On Being Between Things
There is so much I forget about the process of starting a book, writing a book, finishing a book. I tell myself that, if I could remember, I’d save myself a lot of mental trouble. If I could remember, for instance, that beginning is always hard, that middles are soupy and amorphous, that finishing is vaguely depressing, that profound self-doubt is so endemic to the process that to NOT experience it is a warning sign of some sort–if I could remember all that, my writing life would be…easier. Except that it doesn’t work that way. The latest feeling I’m reckoning with–one that is familiar, but which I have also managed to conveniently forget until now–is how I feel when I’m between things.
Having finished DEVOTION — now waiting for the copy-edited manuscript to be sent to me by my publisher, and doing all sorts of busy work like filling out author questionnaires and trying to come up with a one sentence description of my book — I find that my mind enters the unhappy state of being unoccupied. What was it Virginia Woolf once wrote about her own mind when not writing? Pecking and wretched was her term, I believe. Pecking. A perfect word for a mind like a chicken. Aimlessly, but with great energy, pecking at things.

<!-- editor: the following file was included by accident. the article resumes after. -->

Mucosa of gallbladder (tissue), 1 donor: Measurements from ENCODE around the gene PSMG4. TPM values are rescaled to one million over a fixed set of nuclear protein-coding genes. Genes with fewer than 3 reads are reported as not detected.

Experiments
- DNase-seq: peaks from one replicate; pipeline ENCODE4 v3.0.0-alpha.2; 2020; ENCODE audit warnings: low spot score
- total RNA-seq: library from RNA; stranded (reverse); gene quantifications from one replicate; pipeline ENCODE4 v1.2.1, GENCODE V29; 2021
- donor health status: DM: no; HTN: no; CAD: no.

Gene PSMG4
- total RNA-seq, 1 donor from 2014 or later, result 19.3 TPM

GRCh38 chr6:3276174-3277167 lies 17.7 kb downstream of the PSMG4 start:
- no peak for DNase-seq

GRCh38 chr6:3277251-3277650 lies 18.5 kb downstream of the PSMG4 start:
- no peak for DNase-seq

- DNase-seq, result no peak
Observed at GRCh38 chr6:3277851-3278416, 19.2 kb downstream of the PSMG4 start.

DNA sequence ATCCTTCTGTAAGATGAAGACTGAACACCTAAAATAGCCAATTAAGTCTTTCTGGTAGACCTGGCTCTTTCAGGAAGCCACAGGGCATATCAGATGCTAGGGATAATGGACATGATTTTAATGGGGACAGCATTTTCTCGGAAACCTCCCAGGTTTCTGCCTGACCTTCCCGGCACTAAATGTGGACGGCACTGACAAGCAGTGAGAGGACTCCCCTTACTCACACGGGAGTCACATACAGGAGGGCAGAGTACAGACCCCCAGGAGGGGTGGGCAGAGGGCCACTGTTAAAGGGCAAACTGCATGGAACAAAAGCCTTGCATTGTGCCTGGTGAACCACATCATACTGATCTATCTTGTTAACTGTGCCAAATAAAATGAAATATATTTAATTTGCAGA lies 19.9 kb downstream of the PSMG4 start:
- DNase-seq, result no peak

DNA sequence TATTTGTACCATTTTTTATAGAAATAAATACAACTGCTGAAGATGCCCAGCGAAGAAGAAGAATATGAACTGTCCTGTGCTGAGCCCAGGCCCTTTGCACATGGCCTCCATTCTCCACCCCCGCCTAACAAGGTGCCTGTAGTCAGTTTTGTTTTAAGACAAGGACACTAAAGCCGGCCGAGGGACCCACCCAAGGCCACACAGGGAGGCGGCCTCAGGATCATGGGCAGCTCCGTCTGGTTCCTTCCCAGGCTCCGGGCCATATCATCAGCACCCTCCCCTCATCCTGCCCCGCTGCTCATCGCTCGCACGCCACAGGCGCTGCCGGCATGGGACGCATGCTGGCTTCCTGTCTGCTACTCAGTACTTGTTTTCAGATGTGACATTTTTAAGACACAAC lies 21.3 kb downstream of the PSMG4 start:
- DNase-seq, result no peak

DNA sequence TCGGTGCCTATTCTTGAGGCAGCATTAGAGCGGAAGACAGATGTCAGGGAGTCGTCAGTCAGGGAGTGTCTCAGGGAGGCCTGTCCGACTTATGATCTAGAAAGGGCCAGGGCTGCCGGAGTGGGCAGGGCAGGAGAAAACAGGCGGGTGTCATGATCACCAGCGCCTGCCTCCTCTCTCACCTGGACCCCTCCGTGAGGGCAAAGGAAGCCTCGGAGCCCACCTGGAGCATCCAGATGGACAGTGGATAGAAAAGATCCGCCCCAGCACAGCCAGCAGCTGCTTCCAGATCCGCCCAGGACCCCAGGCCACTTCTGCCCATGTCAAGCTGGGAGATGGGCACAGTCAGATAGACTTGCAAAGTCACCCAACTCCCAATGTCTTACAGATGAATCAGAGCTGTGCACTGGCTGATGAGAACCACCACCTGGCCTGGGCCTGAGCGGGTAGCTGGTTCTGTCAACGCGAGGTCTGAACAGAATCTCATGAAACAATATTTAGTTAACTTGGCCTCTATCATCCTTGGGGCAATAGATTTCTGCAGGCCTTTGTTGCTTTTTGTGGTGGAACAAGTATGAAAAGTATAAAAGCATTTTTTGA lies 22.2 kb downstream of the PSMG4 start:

Last week, Pico Iyer wrote a beautiful piece in The New York Times about living a simple life, and in it, he wrote that absorption is the closest he has come to understanding happiness. Absorption is what happens when an athlete trains, when surgeon operates, when a mother cares for a child, when an artist creates–absorption is a kind of loss of self-awareness, self-consciousness, and therefore–of the sense of separateness that plagues us. Absorption is what I have felt for the past two years of my daily work on DEVOTION, and I miss it.
Soon I will take my pecking and wretched mind and train it on something new, and when I do I will try to be grateful for how hard it is. Because that difficulty is the gateway to absorption, and I am always longing for it whether I know it or not.